16. Hand, B., & Prain, V. (2006). Moving from border crossing to convergence of perspectives in language and science literacy research and practice. International Journal of Science Education, 28(2/3), 101–107.CrossRefGoogle Scholar
  17. Hand, B., Wallace, C. S., & Yang, E.-M. (2004). Using a Science Writing Heuristic to enhance learning outcomes from laboratory activities in seventh-grade science: Quantitative and qualitative aspects. International Journal of Science Education, 26(2), 131–149.CrossRefGoogle Scholar
  18. Hohenshell, L. M., & Hand, B. (2006). Writing-to-learn strategies in secondary school cell biology: A mixed method study. International Journal of Science Education, 28(2/3), 261–289.CrossRefGoogle Scholar
  19. Howe, K. R. (2003). Closing methodological divides: Toward democratic educational research (Vol. 11, Philosophy and Education Series). Dordrecht, The Netherlands: Springer.Google Scholar
  20. Keys, C. W., Hand, B., Prain, V., & Collins, S. (1999). Using the Science Writing Heuristic as a tool for learning from laboratory investigations in secondary science. Journal of Research in Science Teaching, 36(10), 1065–1084.CrossRefGoogle Scholar
  21. Lemke, J. L. (1990). Talking science: Language, learning, and values. Norwood, NJ: Ablex.Google Scholar
  22. Levine, J. H., Roos, T. B. (2002). Introduction to data analysis: The rules of evidence. Retrieved May 25, 2008, from
  23. Loucks-Horsley, S., & Steigelbauer, S. (1991). Using knowledge of change to guide staff development. In A. Lieberman & L. Miller (Eds.), Staff development for education in the '90s: New demands, new realities, new perspectives (pp. 15–36). New York: Teachers College Press.Google Scholar
  24. Mehan, H. (2001). “What time is it, Denise?”: Asking known information questions in classroom discourse. Theory into Practice, 18(4), 285–294.CrossRefGoogle Scholar
  25. Mertler, C. A., & Vannatta, R. A. (2002). Advanced and multivariate statistical methods: Practical application and interpretation. Los Angeles: Pyrczak.Google Scholar
  26. No Child Left Behind Act of 2001. Pub. L. No. 107–110, 115 Stat. 1425. (2002).Google Scholar
  27. Omar, S., & Gunel, M. (2004, January). The impact of teacher implementation on student performance when using the Science Writing Heuristic. Paper presented at the annual conference of the Association for the Education of Teachers in Science, Nashville, Tennessee, USA.Google Scholar
  28. Piburn, M., Sawada, D., Falconer, K., Turley, J., Benford, R., & Bloom, I. (2000). Reformed teaching observation protocol (RTOP) (ACEPT Technical Report No. IN00-1). Tempe, AZ: Arizona State University, Arizona Collaborative for Excellence in the Preparation of Teachers.Google Scholar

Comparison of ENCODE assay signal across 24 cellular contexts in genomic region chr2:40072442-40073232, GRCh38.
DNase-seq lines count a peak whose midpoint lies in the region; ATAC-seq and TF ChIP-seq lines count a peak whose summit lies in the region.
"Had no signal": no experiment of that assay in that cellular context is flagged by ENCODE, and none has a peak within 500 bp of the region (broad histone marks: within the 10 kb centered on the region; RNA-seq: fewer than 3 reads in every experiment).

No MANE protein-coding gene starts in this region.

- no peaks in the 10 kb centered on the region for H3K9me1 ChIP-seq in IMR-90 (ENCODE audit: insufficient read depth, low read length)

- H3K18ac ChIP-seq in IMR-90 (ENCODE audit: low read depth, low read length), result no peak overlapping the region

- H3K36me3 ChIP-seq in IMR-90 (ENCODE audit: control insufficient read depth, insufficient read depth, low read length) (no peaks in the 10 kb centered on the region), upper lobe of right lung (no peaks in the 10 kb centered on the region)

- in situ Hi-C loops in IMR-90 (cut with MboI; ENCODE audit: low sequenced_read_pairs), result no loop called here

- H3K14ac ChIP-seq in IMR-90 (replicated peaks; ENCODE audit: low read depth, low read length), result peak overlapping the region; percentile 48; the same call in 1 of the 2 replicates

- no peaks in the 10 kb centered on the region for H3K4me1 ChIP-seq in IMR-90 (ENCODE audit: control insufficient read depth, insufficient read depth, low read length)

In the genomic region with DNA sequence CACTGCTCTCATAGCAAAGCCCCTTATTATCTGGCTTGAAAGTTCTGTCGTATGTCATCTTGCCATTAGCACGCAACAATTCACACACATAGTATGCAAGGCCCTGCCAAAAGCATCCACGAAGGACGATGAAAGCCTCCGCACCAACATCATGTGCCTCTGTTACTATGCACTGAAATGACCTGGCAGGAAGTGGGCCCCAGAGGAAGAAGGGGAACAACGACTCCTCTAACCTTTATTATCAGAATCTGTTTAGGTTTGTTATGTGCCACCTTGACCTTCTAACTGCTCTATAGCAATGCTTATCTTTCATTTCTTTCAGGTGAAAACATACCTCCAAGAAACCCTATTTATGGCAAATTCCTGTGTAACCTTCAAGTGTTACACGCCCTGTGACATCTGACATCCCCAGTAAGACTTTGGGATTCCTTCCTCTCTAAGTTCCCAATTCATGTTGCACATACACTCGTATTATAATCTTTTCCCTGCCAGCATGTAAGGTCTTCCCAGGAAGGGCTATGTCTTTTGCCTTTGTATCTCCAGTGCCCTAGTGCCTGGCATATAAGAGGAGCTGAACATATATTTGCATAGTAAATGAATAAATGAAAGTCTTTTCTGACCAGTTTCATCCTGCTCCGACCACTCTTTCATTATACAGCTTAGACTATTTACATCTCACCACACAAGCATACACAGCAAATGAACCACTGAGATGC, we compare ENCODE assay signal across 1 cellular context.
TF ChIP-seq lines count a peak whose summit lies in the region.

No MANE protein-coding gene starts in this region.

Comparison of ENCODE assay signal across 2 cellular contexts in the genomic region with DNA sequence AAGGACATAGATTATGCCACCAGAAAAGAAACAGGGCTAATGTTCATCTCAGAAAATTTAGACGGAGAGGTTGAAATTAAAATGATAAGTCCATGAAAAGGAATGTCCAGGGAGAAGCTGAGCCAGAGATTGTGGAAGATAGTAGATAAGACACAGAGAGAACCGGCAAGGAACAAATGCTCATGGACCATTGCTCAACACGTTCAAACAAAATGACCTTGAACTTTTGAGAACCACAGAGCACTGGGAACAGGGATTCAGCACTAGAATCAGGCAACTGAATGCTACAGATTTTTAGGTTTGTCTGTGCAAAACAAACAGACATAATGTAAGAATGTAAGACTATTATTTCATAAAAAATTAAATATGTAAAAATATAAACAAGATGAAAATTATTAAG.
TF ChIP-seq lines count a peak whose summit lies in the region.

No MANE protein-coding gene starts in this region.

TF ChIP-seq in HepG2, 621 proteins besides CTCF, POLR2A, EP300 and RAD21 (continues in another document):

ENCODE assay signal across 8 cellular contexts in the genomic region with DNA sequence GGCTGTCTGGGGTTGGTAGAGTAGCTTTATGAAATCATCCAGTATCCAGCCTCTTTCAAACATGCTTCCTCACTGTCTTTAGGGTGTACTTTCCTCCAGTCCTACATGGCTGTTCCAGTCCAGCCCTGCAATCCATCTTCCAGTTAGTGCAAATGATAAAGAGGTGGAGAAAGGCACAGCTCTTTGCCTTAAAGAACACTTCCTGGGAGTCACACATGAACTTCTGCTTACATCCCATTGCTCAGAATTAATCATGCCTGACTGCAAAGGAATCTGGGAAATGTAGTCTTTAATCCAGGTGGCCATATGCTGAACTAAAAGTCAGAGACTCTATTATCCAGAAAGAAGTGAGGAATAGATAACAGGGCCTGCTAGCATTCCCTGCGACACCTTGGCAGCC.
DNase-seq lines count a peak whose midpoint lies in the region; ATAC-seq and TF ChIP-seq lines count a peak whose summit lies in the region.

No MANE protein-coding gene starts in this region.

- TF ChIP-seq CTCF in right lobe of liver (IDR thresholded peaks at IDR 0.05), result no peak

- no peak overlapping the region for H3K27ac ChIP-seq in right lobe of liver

29. Rudd, J. A., II, Greenbowe, T. J., & Hand, B. (2001). Recrafting the general chemistry lab report. Journal of College Science Teaching, 31(4), 230–234.Google Scholar
  30. Sanders, W. L., Wright, S. P., & Horn, S. P. (1997). Teacher and classroom context effects on student achievement: Implications for teacher evaluation. Journal of Personnel Evaluation in Education, 11(1), 57–67.CrossRefGoogle Scholar
  31. Saul, E. W. (Ed.). (2004). Crossing borders in literacy and science instruction: Perspectives on theory and practice. Newark, DE: International Reading Association & National Science Teachers Association.Google Scholar
  32. Sheskin, D. J. (2004). Handbook of parametric and nonparametric statistical procedures (3rd edn.). Boca Raton, FL: CRC Press.Google Scholar
  33. Smith, M. L. (2006). Multiple methodology in education research. In J. L. Green, G. Camilli, P. B. Elmore (Eds.), Handbook of complementary methods in education research (pp. 457–476). Mahwah, NJ: Lawrence Erlbaum.Google Scholar
  34. Songer, N. B., Lee, H.-S., & McDonald, S. (2003). Research towards an expanded understanding of inquiry science beyond one idealized standard. Science Education, 87(4), 490–516.CrossRefGoogle Scholar
  35. United States National Research Council. (1996). The national science education standards. Washington, DC: The National Academies Press. Available from php?record_id = 4962
  36. Vygotsky, L. S. (1978). Mind in society: The development of higher psychological processes. Cambridge, MA: Harvard University Press.Google Scholar
  37. Wallace, C. S., & Narayan, R. (2002, September). Acquiring the social language of science: Building science language identities through inquiry-based investigations. Paper presented at the international conference on Ontological, Epistemological, Linguistic and Pedagogical Considerations of Language and Science Literacy: Empowering Research and Informing Instruction Victoria, British Columbia, Canada.Google Scholar
  38. Wilkinson, L., & APA Task Force on Statistical Inference. (1999). Statistical methods in psychology journals: Guidelines and explanations. American Psychologist, 54(8), 594–604.CrossRefGoogle Scholar

Copyright information

© Springer Science + Business Media B.V 2009

Authors and Affiliations

  1. 1.Department of Curriculum & InstructionIowa State UniversityAmesUSA
  2. 2.School of EducationState University of New YorkBinghamtonUSA
  3. 3.College of EducationAbant Izzet Baysal UniversityBoluTurkey
  4. 4.Science EducationAtaturk UniversityErzurumTurkey

Personalised recommendations